This year we were treated to something quite different as the course which began on Mill Hill went out the Bann Road before swinging left through a myriad of fields before a climb into a forest that was virgin territory for runners. Normal service was resumed when the course re-entered Castlewellan Forest Park at Dolly’s Brae Gate. The fun and games recommenced with a climb to the Moorish Tower followed by the steep ascent to the highest point of the outer boundary. As the finish approached it was the best part of a lap of the lake in an anti-clockwise direction before the final sting, a sharp right turn that would eventually lead to the Crow Road and break the hearts of most who were unprepared for this final twist – we should have known better. My trustworthy Garmin recorded 9.26 miles, a little longer than routes in recent years. Overall, the course was runnable for the most part and scenic. There was certainly some of the wet, mucky ground that we have come to expect, but this was nowhere near as bad as it might have been given the rain that had fallen in the days leading up to the race.

The tussle at the front of the field was intense early on. In time, McGrady and Lennon would assert their authority and take command of the race storming home in an impressive 56.40 for the 9+ miles with over 1000 feet of climbing and navigating tricky terrain. Pre-race favourites Hanna and Annett were second, holding off the more youthful pairing of Crudgington and Johnston by around a minute. As the hour passed, the teams started to come in thick and fast with some great sprint finishes and battles for the line as teams fought for every position.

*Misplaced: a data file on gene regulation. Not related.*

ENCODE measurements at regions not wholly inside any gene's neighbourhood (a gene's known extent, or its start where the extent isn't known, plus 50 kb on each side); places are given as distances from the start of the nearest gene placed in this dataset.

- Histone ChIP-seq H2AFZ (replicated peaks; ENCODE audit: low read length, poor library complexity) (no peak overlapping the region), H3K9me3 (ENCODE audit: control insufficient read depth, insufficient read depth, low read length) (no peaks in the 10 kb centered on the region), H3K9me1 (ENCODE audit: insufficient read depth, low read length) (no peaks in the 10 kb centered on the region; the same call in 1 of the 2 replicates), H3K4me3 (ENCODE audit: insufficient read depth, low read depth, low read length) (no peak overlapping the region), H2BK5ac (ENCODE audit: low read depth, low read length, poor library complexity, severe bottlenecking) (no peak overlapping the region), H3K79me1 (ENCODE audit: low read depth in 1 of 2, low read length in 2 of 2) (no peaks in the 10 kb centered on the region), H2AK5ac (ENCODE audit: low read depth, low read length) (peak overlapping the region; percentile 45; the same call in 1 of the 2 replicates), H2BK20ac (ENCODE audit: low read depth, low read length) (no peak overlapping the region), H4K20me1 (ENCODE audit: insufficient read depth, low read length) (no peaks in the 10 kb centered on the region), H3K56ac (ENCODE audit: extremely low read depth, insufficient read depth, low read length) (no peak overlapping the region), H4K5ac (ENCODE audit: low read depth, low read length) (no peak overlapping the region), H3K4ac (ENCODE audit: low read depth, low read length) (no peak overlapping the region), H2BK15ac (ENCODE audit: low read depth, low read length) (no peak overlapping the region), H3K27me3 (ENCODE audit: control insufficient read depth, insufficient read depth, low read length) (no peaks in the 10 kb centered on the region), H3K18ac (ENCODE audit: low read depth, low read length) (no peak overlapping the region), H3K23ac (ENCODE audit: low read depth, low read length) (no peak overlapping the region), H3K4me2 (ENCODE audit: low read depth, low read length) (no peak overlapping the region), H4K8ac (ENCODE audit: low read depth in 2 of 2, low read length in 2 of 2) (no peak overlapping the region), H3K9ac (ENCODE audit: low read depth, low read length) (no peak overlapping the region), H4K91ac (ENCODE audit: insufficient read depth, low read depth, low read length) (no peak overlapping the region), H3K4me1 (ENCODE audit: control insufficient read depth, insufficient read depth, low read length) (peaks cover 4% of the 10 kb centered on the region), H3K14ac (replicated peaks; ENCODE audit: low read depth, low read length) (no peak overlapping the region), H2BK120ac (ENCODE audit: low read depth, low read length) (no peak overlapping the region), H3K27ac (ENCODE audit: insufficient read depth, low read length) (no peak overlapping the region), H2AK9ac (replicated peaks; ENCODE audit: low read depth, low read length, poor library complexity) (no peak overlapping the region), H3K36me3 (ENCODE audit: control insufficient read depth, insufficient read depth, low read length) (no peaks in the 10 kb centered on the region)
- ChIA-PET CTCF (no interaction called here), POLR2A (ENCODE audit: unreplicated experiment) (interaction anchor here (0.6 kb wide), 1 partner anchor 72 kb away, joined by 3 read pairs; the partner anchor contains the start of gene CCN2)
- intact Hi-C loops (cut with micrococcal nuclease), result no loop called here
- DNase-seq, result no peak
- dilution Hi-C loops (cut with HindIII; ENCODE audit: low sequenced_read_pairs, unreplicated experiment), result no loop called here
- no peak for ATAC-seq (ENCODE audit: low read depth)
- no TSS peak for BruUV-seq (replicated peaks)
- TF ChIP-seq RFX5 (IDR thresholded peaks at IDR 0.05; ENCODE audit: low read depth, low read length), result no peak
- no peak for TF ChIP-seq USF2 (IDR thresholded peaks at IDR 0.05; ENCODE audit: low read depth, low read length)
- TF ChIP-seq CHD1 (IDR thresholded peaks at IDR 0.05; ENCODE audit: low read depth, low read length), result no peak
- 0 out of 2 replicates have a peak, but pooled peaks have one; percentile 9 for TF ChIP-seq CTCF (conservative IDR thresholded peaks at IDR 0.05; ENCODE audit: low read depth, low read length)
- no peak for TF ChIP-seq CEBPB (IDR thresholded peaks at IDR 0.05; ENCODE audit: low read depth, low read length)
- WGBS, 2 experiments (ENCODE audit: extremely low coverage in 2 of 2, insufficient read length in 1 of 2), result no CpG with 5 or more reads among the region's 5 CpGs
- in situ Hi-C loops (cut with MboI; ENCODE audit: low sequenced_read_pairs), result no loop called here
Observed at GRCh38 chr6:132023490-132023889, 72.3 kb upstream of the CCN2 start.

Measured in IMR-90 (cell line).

In the female category, Helen Lavery and Sarah Lavery of Beechmount harriers were first across the line in 71st place overall in 1:16:41. Just under a minute later the North Down pairing of Clair Quigley and Fiona McQuillan came home in 2nd place and 79th overall. The female podium was completed by Amanda Perry and Elise Logue in 102nd overall.

The mixed race was won by Robyn McKee and Loclainn Connolly of Annadale in 23rd overall. They were followed by their teammates Alison Stocks and Niall O’Gorman in 34th overall and Paul Hyland and Sinead McDonald in third place. The category winners in each of the age ranges are included in the attached summary of results.

The organisers would like to thank everyone, too many to mention by name, who contributed to the preparation for the race and the delivery of the event on the day itself – clearly a case of teamwork making the dream work.

Moving forward, it will not be long until registrations open for the 2023 Hill & Dale series which undoubtedly will be as popular as ever as athletes challenge themselves over interesting courses that explore the wonderful area that many of us are blessed to call our playground.